Saturday, May 16, 2009

Eats, Shoots & Leaves - A Zero Tolerance Approach to Punctuation by Lynne Truss

If you're like me you ask yourself this question once a decade, if at all: does punctuation really matter? We, who live in a world of “Netspeak” and emoticons (both excuses for not putting the right words in the right places), do we think the age of the appropriately placed semicolon, dash or parenthesis is dead?

I personally murder the semicolon on a daily basis it seems. I tire of pursing my lips in thought at the end of every sentence I write (or send as it were), wondering if I should use that uppity mixture of comma and full stop, or slice off its bottom (and more lovely) half, until I start drooling uncontrollably and mumble gibberish to myself. Who really cares after all? Ah, and see ¬– therein lies the problem: someone always cares.

With the advent of the internet and millions of us fancying ourselves “writers” when really we are “senders”, there are – for the good of those with stock in the makers of red and blue pens; I’d hate for them to suffer – some still left in the world, hiding in corners waiting to pounce on the first ill-used word; shouting with their fists in the air, “Sticklers unite!”

Lynne Truss is one of those standing in the picket lines, with her blue pencil in hand of course, editing everyone’s protest signs and encouraging all to read her book, Eats, Shoots & Leaves, a book about a misplaced comma and a panda with a gun....ahem. Truss is a woman on a mission; a personal journey that nimbly gyrates from the grocer, and the newspaper;

to the sign on the building,

















and the Hollywood marquee.












This woman is extremely anal (and seriously frowning in this lovely pic), perhaps even bordering on obsessive- compulsive, but I don’t think she cares. For her punctuation marks are the traffic signals of language: they tell us to slow down, notice this, take a detour, and stop. But did I learn something, which after all, is probably her point, regardless of her nit pickiness. I would say, yes I did.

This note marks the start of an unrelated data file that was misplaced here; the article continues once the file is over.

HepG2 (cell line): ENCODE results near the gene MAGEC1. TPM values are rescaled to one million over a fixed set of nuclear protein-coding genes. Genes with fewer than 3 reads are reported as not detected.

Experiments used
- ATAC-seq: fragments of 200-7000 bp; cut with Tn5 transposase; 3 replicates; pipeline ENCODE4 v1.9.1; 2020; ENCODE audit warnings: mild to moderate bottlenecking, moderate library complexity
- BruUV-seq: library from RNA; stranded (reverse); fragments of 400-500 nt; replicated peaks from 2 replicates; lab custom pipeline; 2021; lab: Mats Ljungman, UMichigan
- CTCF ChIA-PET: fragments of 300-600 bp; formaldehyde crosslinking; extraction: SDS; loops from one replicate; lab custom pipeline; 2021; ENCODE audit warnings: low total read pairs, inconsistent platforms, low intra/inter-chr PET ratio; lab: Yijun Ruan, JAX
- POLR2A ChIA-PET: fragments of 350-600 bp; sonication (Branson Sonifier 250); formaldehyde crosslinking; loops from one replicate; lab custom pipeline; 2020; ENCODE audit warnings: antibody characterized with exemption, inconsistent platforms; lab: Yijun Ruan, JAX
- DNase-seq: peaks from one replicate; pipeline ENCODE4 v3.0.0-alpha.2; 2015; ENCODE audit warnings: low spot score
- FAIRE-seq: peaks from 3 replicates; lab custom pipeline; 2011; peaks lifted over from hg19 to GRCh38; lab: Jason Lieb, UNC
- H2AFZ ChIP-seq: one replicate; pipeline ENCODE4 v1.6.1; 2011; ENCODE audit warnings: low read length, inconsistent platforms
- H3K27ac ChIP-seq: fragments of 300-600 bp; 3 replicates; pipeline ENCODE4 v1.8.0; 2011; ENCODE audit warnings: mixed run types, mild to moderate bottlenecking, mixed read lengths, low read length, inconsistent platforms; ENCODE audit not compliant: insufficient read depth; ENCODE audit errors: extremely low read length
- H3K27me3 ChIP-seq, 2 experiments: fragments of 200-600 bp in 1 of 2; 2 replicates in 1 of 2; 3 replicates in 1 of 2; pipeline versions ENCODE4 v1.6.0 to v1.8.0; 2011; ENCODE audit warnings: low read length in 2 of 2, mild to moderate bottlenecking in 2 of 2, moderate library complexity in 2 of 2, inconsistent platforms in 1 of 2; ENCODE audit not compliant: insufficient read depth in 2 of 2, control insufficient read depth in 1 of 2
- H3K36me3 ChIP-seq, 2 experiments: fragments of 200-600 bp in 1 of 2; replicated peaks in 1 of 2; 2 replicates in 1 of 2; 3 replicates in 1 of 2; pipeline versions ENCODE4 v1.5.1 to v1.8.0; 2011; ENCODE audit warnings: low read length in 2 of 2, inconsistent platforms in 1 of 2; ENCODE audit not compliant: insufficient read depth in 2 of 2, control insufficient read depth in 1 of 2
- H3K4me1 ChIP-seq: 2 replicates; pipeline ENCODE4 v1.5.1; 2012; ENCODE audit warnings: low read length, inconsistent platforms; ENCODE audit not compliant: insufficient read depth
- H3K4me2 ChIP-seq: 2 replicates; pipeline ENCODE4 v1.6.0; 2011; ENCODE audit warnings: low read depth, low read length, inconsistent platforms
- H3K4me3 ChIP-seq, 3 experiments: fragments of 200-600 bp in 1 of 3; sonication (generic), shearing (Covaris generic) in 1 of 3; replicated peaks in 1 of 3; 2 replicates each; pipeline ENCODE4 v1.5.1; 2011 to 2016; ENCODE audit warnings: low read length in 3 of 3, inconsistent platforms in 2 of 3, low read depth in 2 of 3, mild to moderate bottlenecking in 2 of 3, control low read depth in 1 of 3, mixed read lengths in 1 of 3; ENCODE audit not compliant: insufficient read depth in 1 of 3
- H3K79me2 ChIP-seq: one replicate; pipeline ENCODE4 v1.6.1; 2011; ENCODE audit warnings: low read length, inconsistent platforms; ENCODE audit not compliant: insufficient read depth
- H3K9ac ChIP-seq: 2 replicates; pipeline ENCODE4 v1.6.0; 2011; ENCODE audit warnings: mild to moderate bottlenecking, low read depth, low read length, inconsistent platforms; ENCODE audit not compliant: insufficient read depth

Mainly, it was this: in a lot of cases, it’s a matter of personal taste. If it burns deep within your bosom to place a semicolon after a sentence, then by all means – do it! Want to put a comma after the word and? Apparently it depends on which country you’re from. What? So, besides the fact that someone at the New Yorker doesn’t find her book very accurate, I thought it very witty and fun, and most of it made sense. Do I now feel more paranoid about those pesky dots and dashes? Not really, but just in case I’ll continue to avoid the caffeine beverages and try to remember that writing a sentence is a bit like adding paint to a blank canvas. Each is unique and subject to personal taste. Whoopety-do. 4 stars

6 comments:

Amanda said...

I'm real picky about grammar, but terrible at spelling. This might be fun to read...

Lula O said...

It was funny. She's very sarcastic and sooo English. She goes over a lot of the history of punctuation as well. I thought that was interesting too.

Stephanie said...

I love that second picture...if I had pictured Truss scowling at me like that while I read this book, I think I would have had to take it a lot more seriously!

Lula O said...

She does look like a big meanie doesn't she. Probably sick of holding that stupid comma.

TheBlackSheep said...

I think I might have to read that. Writing more means I've become paranoid about my spelling and grammer (neither of which is helped by most of my life being conducted in German) and I'm conviced that I slaughter the English language on a daily basis, sometimes on purpose, but more often not. I wonder if she'd help cure me of that or make it worse.

Lula O said...

I did learn alot, especially the different norms for Europe and the United States. I had no idea of all the alternating rules. It really is an art form after all.